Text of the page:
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I'm looking for a easier algorithm to implement to solve the travelling salesman problem (in javascript). Unluckily all of the ones i found are really hard to understand/ to implement.

The ones i already have are the nearest/farthest-neighbour-algorithms. Do you guys have any other suggestions?

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  • $\begingroup$ Please name a few of those you found hard to understand, with a unique identification of the main resources you used to understand each. Do you insist on best solution or are you willing to settle for acceptable? $\endgroup$ – greybeard Feb 19 at 20:01
  • $\begingroup$ For example Branch-and-Cut and Branch-and-Bound were hard andi would like to get a best solution. $\endgroup$ – saltea Feb 19 at 20:10
  • $\begingroup$ If you want a "best solution" and an easy to understand one, you probably just want to consider all possible paths (all possible permutations of your n nodes). This probably won't solve instances over n=11 or 12 nodes, mind you. $\endgroup$ – JimN Feb 20 at 8:17
  • $\begingroup$ oof, thats unlucky because i need an algorithm for 16 nodes ._. maybe do you know an easy acceptable solution algorithm expect the ones i mentioned? $\endgroup$ – saltea Feb 20 at 12:10
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    $\begingroup$ The $O(2^n)$ dynamic programming is quite simple and probably fast enough for 16 nodes. It is documented in en.wikipedia.org/wiki/Held%E2%80%93Karp_algorithm $\endgroup$ – Laakeri Feb 20 at 15:44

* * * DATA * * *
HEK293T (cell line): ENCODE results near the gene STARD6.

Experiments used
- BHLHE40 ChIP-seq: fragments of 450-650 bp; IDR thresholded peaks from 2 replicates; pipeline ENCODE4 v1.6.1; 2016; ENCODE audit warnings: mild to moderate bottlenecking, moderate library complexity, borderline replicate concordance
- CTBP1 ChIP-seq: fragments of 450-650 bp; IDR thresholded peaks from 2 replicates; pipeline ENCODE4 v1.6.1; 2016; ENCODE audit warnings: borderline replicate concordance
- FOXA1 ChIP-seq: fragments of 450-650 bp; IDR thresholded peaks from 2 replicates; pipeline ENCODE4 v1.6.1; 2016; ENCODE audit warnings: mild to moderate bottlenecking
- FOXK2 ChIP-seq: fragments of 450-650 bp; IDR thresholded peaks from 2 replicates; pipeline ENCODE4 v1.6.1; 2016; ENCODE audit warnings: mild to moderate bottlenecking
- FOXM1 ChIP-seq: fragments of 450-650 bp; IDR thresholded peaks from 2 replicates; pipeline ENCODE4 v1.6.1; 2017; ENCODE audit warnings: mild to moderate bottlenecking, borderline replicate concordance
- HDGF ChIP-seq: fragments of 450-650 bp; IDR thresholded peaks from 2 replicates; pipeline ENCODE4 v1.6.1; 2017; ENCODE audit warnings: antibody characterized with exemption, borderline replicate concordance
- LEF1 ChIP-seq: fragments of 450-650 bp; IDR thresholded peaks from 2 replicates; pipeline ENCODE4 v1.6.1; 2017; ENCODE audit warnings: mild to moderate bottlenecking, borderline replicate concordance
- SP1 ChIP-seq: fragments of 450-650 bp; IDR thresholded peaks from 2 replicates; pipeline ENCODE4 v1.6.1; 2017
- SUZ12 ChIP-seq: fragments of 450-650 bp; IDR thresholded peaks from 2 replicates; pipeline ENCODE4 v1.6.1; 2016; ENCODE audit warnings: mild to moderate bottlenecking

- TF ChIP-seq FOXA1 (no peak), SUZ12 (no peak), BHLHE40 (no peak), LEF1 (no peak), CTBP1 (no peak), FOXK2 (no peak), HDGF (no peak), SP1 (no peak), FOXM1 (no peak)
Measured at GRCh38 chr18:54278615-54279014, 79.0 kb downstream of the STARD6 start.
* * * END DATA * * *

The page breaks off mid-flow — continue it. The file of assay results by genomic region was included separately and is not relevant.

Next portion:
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It is an extremely hard problem to solve. But some reasonable heuristics are easy to explain/code.

One is to start at a random vertex, each step move to the vertex that hasn't been visited yet that is closest. Rinse and repeat.

Another is to start with a minimal spanning tree of the graph, pick any vertex as starting point (root), and visit the vertices in preorder. If you are asked to visit a vertex that you already visited, just skip it for the next one in preorder. Think about it as walking along the "outside" of the tree, taking shortcuts to the next when asked to visit a vertex again. This works rather well if the distances have the triangular property (i.e., $c(u v) \le c(u x) + c(x v)$ for all vertices).

See if you can come up with another idea.

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  • $\begingroup$ But the OP seems to want an exact algorithm based on the comments. $\endgroup$ – Juho Feb 21 at 5:23

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